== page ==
A company’s reputation is one of it’s greatest assets. In a diverse, global marketplace like the internet, reputation becomes even more important. With so many potential companies to do business with, a company’s reputation may be the deciding factor on which link they click first or where they ultimately decide to buy. A recent report from Nielsen proves just how much a company’s reputation affects business and consumer opinion.
The 2014 Global Reputation Study with Opinion Elites by Nielsen is based on surveys from nearly 5,000 consumers in late 2014. The study found that consumers are becoming increasing concerned about factors such as a company’s sustainability initiatives, social media efforts, tech savviness, where it’s located or how it treats employees. The reputation a company builds on these issues can drive consumer behaviors.
“While factors like price, availability and selection are often big drivers along the path to purchase, there’s no denying the importance of a company’s reputation,” the company wrote in a press release announcing the research. “In fact, reputation is increasingly being recognized as a fundamental business asset that companies can leverage to maintain and drive increased business.”
Online reputation has grown in importance as all around the world customers are doing more to learn about businesses. The Nielsen researchers noted that two out of three (66%) of adults in developed markets actively try to learn companies they do business with. In emerging markets, where there are a lot new businesses sprouting up a less oversight, consumers are even more active. Three out of four (76%) consumers in emerging markets actively search for info on a company.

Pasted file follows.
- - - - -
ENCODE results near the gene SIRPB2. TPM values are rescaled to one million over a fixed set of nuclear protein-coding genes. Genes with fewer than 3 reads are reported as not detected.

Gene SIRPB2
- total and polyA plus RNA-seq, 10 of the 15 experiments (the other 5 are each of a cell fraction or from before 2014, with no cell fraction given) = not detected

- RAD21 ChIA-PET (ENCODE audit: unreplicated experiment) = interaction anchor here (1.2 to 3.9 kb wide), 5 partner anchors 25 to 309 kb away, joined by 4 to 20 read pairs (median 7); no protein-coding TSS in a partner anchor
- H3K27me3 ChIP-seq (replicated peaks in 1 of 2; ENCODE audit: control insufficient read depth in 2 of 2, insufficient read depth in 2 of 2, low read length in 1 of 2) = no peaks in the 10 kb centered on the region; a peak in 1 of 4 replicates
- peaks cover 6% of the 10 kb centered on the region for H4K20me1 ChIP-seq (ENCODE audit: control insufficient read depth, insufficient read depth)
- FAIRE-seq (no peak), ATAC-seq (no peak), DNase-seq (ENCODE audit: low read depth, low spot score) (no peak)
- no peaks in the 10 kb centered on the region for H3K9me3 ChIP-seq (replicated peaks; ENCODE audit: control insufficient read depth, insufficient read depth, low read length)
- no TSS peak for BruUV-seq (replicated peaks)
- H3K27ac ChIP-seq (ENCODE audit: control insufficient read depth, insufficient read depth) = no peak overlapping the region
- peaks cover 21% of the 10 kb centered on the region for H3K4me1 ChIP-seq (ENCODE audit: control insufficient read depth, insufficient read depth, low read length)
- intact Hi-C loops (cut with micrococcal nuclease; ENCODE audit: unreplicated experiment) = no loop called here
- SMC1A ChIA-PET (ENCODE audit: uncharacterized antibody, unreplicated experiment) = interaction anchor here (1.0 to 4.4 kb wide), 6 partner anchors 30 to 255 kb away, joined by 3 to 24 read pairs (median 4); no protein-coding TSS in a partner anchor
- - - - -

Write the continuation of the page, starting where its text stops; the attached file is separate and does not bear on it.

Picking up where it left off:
For the purposes of this study, “developed markets” refers to markets in the United States, Canada, Korea, Japan, Australia, the Netherlands, Germany, the United Kingdom, France, Italy and Spain. The “emerging markets” consisted of Mexico, Brazil, China, India and Russia. Needless to say, some of the countries in the emerging markets would argue about thier classification.
The study provided a lot of evidence for the power of social media to help shape that opinion. Nearly half (47%) of adults in developed markets increasingly learn about companies they do business with via social media. Interestingly, the study suggests that 71% of adult consumers in emerging markets feel the same way, so social media is almost twice as effect for business marketing in those markets.
Social media also has a lot of trust with the people who use it or research. The study found that 29% of adults in developed markets trust what they hear about companies through social media more than information they see elsewhere. This means that about 62 percent of the people who use social media in developed markets to research companies trust that research most of all. , And like before, emerging markets show a higher regard for social media, with 59% saying they trust social media most.
The researchers also showed why this matters, especially to American business owners. The study found that 54% of American adults who follow business issues closely have decided against doing business with a company because of how it conducts itself. The sentiment is less strong globally, where only 37 percent say they chosen differently.
This research paints a clear picture that a company’s online reputation matters greatly. Consumers across the globe are actively looking for information on a company and they’re going to social media in order to get it. For more information on how online reputation affects revenue, read this article about a Nielsen study on how consumers behave based on social issues in business.